If you’re facing a pile of debt that you just can’t seem to pay off, the well from which you draw funds to pay back creditors can quickly run dry. In the event that you can no longer afford to make repayments, the court may order your employer to withhold a certain amount of money from your paycheck. These funds will then be distributed to the person or institution to which you owe until your debt is repaid, a process known as wage garnishment. What many debtors don’t realize, is the potential that lies in filing for bankruptcy to stop garnishment.
While filing for bankruptcy doesn’t seem like the best solution to your credit problems, it can certainly give you a bit of an upper hand if it looks like you’re headed for wage garnishment. By using bankruptcy to stop garnishment, you have more control over your money and to whom you give it.
How Common is Wage Garnishment?
The process of garnishing wages isn’t the first stop creditors make when trying to collect funds from a debtor. It’s a step that occurs later in the life of the debt, once payments stop coming in. It tends to be a last resort for creditors, as they can’t begin to garnish you wages without first suing you and winning the case in court.
There are limits to how much of your wage can be garnished from your paycheck every month, and exemptions are available to protect even more funds from collection. So, while garnishment is not an overtly common practice, using bankruptcy to stop wage garnishment can save you some money and time by giving you more control over both your debts and funds.
How Chapter 7 Bankruptcy and the Automatic Stay Stop Garnishment
As soon as you file for Chapter 7 bankruptcy, you are immediately protected from creditors through the imposition of an “automatic stay.” Once the temporary stay is in place, creditors must cease collection activity during the bankruptcy case. Wage garnishment is considered a collection action, and therefore must also cease upon a Chapter 7 bankruptcy filing.
However, it’s important to note there are other payments the automatic stay doesn’t protect against – like child support. Regardless of whether you file for bankruptcy, child support payments still must be made.
Informing Your Employer
If you choose to move forward with a bankruptcy filing, the court will require a list of your creditors and addresses to notify them that you’ve filed for bankruptcy. Once notified, the responsibility to suspend wage garnishment lies with the creditor(s), and they have to make the proper arrangements with your employer to restore your paycheck to its former glory.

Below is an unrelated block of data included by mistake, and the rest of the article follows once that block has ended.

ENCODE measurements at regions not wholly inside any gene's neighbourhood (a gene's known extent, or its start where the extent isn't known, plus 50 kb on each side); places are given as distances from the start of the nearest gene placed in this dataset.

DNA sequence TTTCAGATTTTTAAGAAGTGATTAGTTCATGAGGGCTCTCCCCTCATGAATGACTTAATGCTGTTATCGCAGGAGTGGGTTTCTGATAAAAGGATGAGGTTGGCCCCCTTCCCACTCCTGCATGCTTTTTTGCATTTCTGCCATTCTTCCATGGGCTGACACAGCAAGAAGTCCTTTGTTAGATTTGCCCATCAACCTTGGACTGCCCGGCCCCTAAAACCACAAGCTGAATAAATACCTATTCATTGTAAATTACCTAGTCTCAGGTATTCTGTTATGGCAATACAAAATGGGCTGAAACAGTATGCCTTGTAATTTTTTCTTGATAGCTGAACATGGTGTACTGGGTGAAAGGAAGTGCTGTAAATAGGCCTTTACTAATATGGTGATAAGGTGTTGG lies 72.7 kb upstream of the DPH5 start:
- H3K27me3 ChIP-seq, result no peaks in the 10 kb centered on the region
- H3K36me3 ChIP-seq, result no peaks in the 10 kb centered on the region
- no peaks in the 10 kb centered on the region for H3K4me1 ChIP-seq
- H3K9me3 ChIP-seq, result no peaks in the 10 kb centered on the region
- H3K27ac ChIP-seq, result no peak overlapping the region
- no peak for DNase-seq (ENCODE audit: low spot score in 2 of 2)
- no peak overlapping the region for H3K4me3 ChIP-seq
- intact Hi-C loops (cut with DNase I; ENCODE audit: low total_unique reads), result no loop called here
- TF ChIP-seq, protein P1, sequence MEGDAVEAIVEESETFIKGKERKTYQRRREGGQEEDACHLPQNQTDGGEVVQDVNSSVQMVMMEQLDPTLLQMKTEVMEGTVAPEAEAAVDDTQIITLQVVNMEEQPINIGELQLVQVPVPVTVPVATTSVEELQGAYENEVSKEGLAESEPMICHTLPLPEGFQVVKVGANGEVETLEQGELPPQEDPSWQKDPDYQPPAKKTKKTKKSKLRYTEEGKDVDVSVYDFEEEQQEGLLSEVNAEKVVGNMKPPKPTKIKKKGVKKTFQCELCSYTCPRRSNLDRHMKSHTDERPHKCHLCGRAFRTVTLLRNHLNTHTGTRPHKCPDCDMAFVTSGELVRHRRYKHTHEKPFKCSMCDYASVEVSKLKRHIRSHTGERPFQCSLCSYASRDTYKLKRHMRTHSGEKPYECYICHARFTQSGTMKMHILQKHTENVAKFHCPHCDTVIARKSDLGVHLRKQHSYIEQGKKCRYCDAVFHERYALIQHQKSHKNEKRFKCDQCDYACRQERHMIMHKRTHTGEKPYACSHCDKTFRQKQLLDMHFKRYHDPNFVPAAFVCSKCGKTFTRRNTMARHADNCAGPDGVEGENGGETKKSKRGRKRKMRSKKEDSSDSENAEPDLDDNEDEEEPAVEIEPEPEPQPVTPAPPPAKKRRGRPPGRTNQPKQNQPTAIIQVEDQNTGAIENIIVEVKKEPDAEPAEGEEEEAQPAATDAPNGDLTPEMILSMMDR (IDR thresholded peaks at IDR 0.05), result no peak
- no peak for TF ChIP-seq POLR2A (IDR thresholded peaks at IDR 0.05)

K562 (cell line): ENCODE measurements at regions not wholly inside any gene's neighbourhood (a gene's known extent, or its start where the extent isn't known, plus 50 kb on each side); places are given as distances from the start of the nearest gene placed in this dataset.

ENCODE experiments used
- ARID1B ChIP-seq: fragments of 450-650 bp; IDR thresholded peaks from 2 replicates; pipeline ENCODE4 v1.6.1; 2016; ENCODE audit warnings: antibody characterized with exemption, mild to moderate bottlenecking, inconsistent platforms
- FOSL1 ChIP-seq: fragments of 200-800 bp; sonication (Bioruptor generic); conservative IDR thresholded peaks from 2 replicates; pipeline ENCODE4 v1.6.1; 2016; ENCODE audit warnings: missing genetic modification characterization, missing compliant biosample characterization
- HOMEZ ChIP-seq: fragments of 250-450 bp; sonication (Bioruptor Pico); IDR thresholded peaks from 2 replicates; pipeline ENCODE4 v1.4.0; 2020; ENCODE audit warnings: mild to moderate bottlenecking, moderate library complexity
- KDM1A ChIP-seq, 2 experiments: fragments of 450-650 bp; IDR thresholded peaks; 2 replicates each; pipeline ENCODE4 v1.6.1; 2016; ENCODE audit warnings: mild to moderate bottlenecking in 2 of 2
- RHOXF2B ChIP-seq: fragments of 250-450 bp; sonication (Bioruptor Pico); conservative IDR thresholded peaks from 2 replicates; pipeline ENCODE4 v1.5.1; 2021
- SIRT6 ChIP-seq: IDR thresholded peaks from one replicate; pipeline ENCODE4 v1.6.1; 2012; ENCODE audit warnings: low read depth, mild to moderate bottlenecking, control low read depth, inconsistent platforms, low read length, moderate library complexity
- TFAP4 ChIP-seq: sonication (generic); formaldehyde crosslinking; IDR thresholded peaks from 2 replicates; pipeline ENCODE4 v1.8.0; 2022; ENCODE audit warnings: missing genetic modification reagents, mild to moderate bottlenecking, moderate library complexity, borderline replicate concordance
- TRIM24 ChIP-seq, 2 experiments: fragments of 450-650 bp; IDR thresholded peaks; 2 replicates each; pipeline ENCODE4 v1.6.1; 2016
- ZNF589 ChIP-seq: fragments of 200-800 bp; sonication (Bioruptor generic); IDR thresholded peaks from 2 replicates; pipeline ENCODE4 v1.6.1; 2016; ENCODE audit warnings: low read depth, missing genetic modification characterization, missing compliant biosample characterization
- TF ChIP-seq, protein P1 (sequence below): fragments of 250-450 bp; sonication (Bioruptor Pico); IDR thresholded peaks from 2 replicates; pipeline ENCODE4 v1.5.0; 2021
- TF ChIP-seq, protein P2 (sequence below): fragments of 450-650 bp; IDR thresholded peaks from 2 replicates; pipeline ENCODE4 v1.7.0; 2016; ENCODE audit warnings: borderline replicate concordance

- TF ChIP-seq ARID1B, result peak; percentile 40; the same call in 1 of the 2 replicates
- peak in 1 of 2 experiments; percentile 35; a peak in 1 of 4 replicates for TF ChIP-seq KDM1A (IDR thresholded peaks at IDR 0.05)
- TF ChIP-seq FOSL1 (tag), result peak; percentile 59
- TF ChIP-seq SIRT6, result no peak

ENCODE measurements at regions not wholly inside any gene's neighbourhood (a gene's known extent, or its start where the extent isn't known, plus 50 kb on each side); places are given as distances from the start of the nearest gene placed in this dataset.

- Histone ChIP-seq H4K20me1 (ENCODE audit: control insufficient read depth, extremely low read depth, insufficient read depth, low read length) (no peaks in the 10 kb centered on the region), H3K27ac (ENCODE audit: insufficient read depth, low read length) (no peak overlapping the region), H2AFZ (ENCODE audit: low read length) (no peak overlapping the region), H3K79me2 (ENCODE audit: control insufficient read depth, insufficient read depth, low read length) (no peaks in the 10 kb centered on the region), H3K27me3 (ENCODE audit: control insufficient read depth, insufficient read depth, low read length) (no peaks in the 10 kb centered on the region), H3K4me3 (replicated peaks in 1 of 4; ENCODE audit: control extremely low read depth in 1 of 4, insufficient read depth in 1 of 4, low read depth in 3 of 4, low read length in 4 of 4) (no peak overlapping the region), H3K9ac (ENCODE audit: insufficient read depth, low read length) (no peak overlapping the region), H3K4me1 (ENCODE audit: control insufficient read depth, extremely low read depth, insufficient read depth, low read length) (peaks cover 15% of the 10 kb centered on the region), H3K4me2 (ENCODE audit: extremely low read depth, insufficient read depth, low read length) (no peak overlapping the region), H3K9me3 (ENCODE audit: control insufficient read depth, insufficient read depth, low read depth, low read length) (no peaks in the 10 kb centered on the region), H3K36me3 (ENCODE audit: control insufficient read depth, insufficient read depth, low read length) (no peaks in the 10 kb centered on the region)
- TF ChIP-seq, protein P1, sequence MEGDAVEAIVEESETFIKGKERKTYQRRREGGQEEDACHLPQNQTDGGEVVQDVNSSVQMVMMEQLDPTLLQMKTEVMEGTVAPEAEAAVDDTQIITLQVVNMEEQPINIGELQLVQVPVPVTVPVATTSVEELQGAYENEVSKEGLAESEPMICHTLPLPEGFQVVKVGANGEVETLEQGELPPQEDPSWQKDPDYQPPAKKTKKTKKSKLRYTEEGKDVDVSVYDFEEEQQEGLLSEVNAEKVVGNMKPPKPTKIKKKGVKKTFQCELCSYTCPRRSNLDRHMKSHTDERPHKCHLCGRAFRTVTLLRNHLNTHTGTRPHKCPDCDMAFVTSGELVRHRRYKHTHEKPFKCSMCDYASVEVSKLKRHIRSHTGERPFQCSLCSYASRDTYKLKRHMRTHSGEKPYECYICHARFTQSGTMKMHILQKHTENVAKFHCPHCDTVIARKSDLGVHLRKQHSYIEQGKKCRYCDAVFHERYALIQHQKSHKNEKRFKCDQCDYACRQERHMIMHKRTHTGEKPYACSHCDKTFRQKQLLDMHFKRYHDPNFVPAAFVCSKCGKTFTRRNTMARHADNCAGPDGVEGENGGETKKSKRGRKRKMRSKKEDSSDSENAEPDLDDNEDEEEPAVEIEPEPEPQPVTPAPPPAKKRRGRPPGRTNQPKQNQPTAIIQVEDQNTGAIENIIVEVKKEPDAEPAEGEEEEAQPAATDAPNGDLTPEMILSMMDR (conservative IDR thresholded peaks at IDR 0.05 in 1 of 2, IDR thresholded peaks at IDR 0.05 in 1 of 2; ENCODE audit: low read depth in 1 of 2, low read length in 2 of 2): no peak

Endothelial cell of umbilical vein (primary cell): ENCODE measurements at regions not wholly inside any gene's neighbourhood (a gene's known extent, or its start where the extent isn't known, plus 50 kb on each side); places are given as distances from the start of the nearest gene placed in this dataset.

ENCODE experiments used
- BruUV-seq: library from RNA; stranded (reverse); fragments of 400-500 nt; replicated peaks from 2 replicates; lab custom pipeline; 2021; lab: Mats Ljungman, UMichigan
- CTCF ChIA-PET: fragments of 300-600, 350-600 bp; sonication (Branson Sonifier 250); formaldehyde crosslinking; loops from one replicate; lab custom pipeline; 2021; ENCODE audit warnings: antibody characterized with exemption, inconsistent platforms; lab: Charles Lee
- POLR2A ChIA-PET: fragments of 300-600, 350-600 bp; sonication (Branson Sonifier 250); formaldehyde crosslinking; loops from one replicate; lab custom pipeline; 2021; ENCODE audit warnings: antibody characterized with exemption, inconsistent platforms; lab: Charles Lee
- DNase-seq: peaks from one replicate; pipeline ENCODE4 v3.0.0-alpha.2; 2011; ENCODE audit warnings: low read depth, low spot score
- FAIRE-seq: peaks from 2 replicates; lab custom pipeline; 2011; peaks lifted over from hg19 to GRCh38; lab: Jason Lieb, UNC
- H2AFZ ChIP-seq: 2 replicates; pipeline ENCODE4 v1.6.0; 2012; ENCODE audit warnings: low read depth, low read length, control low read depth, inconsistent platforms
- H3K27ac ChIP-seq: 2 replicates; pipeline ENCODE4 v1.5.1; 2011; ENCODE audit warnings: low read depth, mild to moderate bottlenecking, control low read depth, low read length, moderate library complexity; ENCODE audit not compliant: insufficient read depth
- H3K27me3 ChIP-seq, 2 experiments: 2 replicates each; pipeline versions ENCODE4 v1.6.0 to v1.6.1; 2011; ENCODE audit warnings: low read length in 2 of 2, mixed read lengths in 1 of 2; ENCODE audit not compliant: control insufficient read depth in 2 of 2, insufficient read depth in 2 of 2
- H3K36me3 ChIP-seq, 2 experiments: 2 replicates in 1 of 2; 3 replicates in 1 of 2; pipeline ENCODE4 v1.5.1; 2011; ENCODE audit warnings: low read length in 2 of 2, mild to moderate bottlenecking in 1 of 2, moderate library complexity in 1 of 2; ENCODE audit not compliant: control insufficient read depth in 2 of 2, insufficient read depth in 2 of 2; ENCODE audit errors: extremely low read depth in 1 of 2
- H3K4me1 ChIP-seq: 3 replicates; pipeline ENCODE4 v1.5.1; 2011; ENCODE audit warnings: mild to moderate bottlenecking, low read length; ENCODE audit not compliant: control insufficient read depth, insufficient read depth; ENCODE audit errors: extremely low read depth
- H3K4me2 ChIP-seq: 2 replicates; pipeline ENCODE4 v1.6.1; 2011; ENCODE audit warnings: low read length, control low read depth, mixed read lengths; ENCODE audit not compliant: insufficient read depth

You are also free to send a copy of your bankruptcy filing straight to your creditor, rather than wait on the court to pass along the message. Either way, once bankruptcy filing is complete only time stands between you and a temporary stop to garnished wages.
What Happens to the Garnishment After Your Bankruptcy Case Closes?
The end of a bankruptcy case also unfortunately marks the end of the temporary stay in wage garnishment. In most bankruptcy cases, the court will discharge the debt that was subject to the wage garnishment in the first place, so creditors can no longer proceed with garnishment after a bankruptcy case concludes.
While a discharge is an important step in your bankruptcy, they’re not always guaranteed. If your case is dismissed before a discharge is authorized or the existing debt wasn’t eradicated, then creditors may continue to garnish your wages.
Consult with a Bankruptcy Attorney When Considering Bankruptcy to Stop Garnishment
Although not ideal, filing for bankruptcy to stop garnishment can offer a helpful solution to anyone who’s facing debt but can’t afford to contribute every spare dollar to creditor repayment. Not only that, but using bankruptcy to stop garnishment gives you back control over your finances so you can allocate payments that fit with your other needs.
Like with any bankruptcy consideration, there are important pros and cons to be familiar with before moving forward. If you’re considering filing for bankruptcy to stop wage garnishment, schedule a consultation with a bankruptcy attorney at CMC Law by calling 404-585-0040 or going online.
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